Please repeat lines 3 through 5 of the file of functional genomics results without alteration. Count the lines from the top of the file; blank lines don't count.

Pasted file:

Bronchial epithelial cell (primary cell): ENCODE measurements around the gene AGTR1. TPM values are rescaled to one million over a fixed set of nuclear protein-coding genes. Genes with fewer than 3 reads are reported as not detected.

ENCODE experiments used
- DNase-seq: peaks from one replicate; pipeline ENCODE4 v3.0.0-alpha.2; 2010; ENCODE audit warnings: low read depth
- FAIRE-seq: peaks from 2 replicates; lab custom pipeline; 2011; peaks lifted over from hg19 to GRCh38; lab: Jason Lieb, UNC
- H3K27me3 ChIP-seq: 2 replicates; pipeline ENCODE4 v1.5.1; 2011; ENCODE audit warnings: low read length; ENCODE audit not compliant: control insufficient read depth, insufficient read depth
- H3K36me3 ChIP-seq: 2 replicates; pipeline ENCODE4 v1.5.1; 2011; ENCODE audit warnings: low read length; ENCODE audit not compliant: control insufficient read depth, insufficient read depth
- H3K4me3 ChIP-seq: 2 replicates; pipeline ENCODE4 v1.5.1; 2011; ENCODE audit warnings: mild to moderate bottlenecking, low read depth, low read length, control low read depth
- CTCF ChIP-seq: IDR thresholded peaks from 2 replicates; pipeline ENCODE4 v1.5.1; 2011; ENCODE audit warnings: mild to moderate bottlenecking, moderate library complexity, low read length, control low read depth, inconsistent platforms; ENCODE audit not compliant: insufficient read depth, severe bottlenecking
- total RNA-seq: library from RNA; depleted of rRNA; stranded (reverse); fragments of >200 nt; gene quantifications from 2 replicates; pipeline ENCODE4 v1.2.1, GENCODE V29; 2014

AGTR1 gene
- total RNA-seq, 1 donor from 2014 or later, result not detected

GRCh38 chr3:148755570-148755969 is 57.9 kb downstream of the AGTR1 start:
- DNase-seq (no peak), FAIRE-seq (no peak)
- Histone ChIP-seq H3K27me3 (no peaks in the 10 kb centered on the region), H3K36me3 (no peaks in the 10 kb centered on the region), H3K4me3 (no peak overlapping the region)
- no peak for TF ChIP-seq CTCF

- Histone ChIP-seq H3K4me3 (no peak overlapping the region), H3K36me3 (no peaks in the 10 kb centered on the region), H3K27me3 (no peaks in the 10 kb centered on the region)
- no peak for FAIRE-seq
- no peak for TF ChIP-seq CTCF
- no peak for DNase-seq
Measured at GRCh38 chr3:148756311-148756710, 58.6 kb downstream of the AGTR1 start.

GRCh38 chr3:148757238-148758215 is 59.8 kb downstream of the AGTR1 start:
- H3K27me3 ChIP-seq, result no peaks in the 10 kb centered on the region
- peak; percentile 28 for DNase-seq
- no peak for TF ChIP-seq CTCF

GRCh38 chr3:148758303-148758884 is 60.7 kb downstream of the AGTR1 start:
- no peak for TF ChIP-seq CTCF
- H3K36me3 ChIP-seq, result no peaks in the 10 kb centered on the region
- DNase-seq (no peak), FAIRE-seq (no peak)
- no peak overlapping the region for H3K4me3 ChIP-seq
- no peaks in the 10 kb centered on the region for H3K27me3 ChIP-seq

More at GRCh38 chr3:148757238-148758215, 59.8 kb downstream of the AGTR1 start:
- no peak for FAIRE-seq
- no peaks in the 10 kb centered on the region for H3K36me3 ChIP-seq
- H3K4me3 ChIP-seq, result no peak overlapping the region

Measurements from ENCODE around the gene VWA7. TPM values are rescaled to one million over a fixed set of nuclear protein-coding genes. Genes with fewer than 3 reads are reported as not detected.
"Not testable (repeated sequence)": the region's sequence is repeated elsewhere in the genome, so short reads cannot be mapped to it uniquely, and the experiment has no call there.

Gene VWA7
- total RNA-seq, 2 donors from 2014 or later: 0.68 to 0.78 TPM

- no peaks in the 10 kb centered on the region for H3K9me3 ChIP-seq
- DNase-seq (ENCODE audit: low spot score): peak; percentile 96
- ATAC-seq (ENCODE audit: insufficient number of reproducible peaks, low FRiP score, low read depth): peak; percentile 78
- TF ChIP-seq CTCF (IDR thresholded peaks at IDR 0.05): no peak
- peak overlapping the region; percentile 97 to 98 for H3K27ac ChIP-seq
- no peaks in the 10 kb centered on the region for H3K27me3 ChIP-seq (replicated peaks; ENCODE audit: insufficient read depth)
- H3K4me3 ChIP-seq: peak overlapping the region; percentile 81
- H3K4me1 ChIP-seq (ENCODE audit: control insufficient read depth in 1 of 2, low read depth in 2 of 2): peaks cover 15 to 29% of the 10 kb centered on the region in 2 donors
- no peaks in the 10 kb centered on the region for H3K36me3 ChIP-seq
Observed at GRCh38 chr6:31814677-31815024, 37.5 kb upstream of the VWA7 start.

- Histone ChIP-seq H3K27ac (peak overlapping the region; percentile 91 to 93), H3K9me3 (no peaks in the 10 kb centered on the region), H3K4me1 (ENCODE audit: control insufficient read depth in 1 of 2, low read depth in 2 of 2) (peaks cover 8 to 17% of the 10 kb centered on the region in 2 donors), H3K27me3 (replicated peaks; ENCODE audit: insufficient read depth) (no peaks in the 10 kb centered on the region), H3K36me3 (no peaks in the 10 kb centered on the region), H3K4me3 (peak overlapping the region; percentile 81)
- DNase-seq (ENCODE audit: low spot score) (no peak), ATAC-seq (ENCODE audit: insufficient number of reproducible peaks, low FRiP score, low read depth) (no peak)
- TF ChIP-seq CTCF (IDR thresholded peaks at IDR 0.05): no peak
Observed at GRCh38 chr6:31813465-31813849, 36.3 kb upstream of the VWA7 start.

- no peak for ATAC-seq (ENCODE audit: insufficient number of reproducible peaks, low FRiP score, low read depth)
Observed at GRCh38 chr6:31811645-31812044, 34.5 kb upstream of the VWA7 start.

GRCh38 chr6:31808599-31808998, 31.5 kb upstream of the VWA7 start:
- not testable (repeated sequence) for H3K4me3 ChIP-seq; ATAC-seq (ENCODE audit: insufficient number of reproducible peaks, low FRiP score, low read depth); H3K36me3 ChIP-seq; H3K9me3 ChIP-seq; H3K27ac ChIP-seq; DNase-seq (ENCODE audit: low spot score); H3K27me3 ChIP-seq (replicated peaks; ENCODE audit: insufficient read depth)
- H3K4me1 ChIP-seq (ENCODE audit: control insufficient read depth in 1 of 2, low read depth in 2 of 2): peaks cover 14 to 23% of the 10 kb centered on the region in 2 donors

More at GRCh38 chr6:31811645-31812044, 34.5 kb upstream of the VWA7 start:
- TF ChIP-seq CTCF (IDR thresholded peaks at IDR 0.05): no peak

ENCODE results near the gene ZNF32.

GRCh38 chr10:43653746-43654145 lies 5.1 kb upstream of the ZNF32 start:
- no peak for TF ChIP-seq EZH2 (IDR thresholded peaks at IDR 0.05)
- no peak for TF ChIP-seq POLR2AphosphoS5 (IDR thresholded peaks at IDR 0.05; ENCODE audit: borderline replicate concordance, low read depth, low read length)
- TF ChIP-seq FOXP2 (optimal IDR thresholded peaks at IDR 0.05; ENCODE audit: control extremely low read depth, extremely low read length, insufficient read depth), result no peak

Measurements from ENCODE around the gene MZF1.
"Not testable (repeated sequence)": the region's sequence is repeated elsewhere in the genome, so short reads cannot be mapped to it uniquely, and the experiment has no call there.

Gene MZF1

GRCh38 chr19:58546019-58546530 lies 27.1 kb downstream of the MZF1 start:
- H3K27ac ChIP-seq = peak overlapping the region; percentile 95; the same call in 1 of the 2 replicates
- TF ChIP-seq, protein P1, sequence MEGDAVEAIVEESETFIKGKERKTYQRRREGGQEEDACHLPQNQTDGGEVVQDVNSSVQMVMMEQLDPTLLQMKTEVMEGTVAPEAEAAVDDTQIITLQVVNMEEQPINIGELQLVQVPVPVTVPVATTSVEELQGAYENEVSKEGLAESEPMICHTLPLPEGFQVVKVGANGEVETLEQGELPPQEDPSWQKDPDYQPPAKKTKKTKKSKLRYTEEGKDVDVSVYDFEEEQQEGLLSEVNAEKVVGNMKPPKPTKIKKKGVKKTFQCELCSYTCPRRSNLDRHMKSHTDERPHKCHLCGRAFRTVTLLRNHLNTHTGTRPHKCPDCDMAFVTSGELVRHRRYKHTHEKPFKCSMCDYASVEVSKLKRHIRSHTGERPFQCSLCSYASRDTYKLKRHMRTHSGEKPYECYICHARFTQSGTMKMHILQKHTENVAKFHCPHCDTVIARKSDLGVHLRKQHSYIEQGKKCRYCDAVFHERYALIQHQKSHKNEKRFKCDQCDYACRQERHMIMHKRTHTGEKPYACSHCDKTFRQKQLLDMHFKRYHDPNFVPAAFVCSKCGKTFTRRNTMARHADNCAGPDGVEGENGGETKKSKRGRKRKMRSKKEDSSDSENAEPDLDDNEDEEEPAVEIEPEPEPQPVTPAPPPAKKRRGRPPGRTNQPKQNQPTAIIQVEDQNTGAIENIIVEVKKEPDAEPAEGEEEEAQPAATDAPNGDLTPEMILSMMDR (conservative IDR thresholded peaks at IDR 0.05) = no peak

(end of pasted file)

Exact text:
- DNase-seq: peaks from one replicate; pipeline ENCODE4 v3.0.0-alpha.2; 2010; ENCODE audit warnings: low read depth
- FAIRE-seq: peaks from 2 replicates; lab custom pipeline; 2011; peaks lifted over from hg19 to GRCh38; lab: Jason Lieb, UNC
- H3K27me3 ChIP-seq: 2 replicates; pipeline ENCODE4 v1.5.1; 2011; ENCODE audit warnings: low read length; ENCODE audit not compliant: control insufficient read depth, insufficient read depth